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ARS Home » Northeast Area » Beltsville, Maryland (BARC) » Beltsville Agricultural Research Center » Hydrology and Remote Sensing Laboratory » Research » Publications at this Location » Publication #381317

Research Project: Integrating Remote Sensing, Measurements and Modeling for Multi-Scale Assessment of Water Availability, Use, and Quality in Agroecosystems

Location: Hydrology and Remote Sensing Laboratory

Title: Hybrid phenology matching model to retrieve crop phenological stages

item DIAO, C, - University Of Illinois
item YANG, Z. - University Of Illinois
item Gao, Feng

Submitted to: Journal of Photogrammetry and Remote Sensing
Publication Type: Peer Reviewed Journal
Publication Acceptance Date: 9/10/2021
Publication Date: 9/28/2021
Citation: Diao, C., Yang, Z., Gao, F.N. 2021. Hybrid phenology matching model to retrieve crop phenological stages . Journal of Photogrammetry and Remote Sensing. 181:308-326.

Interpretive Summary: Crop growth stages (or phenology) are essential for crop monitoring, crop modeling, and agricultural management. Remote sensing data have been used to map crop phenology for decades. The shape-based crop phenology approach can detect multiple growth stages using crop growth references and satellite observations. However, the shape-based method has a strong assumption on the shape of the timeseries vegetation index (VI), and the results depend on the reference used. This paper proposes a new hybrid model that reduces the requirements by combining the phenometric extraction and phenology matching models. Crop growth references for corn and soybean under different time-space scenarios were assessed in Illinois from 2002-2017. Results show that the new hybrid model is superior to the conventional shape-based approach and has great potential to quantify spatial variability of crop growth stages required for agricultural statistics.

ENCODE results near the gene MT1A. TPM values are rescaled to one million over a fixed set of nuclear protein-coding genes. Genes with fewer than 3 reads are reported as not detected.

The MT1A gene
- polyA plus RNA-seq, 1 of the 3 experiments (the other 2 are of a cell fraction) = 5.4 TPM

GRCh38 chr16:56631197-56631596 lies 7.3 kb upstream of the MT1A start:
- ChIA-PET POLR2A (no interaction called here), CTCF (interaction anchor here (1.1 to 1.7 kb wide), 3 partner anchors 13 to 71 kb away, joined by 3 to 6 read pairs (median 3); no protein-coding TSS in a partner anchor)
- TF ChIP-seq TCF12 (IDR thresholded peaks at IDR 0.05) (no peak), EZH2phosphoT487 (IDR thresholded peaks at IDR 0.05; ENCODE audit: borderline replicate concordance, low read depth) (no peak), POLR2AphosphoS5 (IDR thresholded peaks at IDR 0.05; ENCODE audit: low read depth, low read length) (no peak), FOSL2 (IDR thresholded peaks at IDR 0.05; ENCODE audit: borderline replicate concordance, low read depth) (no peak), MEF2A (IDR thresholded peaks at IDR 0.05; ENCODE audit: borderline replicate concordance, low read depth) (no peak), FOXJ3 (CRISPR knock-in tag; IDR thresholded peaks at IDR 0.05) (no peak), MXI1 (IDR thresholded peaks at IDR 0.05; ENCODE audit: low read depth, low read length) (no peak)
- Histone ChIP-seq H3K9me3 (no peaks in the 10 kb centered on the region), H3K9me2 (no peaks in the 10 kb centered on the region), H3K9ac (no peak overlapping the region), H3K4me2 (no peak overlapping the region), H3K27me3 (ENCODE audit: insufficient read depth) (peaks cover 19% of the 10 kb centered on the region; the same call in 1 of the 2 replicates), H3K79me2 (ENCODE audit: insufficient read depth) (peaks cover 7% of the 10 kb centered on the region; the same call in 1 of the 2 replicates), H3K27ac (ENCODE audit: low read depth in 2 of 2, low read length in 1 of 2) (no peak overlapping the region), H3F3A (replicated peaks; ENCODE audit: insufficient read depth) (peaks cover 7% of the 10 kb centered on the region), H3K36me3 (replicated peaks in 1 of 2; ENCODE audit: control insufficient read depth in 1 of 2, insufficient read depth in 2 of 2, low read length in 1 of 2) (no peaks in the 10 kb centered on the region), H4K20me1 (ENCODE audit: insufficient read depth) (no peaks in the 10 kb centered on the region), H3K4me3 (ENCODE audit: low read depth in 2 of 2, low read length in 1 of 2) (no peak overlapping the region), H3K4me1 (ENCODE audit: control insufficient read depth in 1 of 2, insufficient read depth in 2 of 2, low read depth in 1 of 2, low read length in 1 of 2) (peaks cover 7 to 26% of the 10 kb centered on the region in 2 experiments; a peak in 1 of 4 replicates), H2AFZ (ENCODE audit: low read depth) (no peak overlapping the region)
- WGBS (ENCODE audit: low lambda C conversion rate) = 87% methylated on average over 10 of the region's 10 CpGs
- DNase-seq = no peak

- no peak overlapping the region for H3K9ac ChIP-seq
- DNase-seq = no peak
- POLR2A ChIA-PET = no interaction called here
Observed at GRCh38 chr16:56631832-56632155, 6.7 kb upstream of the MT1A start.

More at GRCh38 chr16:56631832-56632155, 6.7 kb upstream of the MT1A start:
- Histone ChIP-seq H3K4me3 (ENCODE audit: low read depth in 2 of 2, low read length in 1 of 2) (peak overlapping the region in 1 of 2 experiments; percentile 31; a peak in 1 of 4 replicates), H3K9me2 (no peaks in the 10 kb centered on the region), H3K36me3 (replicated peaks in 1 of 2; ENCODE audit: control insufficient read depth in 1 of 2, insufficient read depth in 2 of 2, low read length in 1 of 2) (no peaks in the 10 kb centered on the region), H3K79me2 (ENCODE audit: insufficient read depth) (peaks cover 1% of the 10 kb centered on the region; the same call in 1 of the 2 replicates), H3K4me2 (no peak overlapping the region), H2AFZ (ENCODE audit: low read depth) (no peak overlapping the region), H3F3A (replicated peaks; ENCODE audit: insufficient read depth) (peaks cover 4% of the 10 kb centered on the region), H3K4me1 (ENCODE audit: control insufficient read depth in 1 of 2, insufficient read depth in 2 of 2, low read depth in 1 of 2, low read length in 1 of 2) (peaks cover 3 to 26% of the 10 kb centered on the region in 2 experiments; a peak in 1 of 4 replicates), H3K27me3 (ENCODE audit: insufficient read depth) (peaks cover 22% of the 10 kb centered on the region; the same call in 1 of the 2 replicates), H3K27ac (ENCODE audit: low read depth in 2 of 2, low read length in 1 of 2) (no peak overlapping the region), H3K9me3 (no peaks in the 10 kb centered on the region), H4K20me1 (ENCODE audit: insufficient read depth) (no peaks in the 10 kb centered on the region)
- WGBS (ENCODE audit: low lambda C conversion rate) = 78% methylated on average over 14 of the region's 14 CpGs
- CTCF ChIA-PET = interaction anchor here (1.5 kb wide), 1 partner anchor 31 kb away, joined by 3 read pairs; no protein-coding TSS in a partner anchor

Technical Abstract: Crop phenology regulates seasonal agroecosystem carbon, water, and energy exchanges, and is a key component in empirical and processbased crop models for simulating biogeochemical cycles of farmlands, assessing gross and net primary production, and forecasting the crop yield. The advances in phenology matching models (e.g., shape model fitting) provide a feasible means to monitor crop phenological progress, with a priori information of reference shapes and reference phenological transition dates. Yet the underlying geometrical scaling assumption of models, together with the challenge in defining phenological references, hinders the applicability of phenology matching in crop phenological studies. The objective of this study is to develop a novel hybrid phenology matching model to retrieve a diverse spectrum of crop phenological stages using satellite time series. The devised hybrid model leverages the complementary strengths of phenometric extraction methods and phenology matching models. It does not require the geometrical scaling assumption and can characterize key phenological stages of crop cycles, ranging from farming practice-relevant stages (e.g., planted and harvested) to crop development stages (e.g., emerged and mature). To systematically evaluate the influence of phenological references on phenology matching, four representative phenological reference scenarios with varying levels of phenological calibrations are further designed with publicly accessible phenological information. The results indicate that the hybrid phenology matching model can achieve high accuracies for estimating corn and soybean phenological growth stages in Illinois, particularly with the year- and region-adjusted phenological reference (R-squared higher than 0.9 and RMSE less than 5 days for most phenological stages). The inter-annual and regional phenological patterns characterized by the hybrid model correspond well with those in the crop progress reports (CPRs). Compared to the benchmark shape model fitting method, the hybrid model is more robust to the decreasing levels of phenological reference calibrations, and is particularly advantageous in retrieving crop early phenological stages (e.g., planted and emerged stages) when the phenological reference information is limited. Together with CPR-enabled phenological reference calibrations, the hybrid model holds large potential to improve the applicability of phenology matching models in revealing spatio-temporal patterns of crop phenology over extended geographical regions.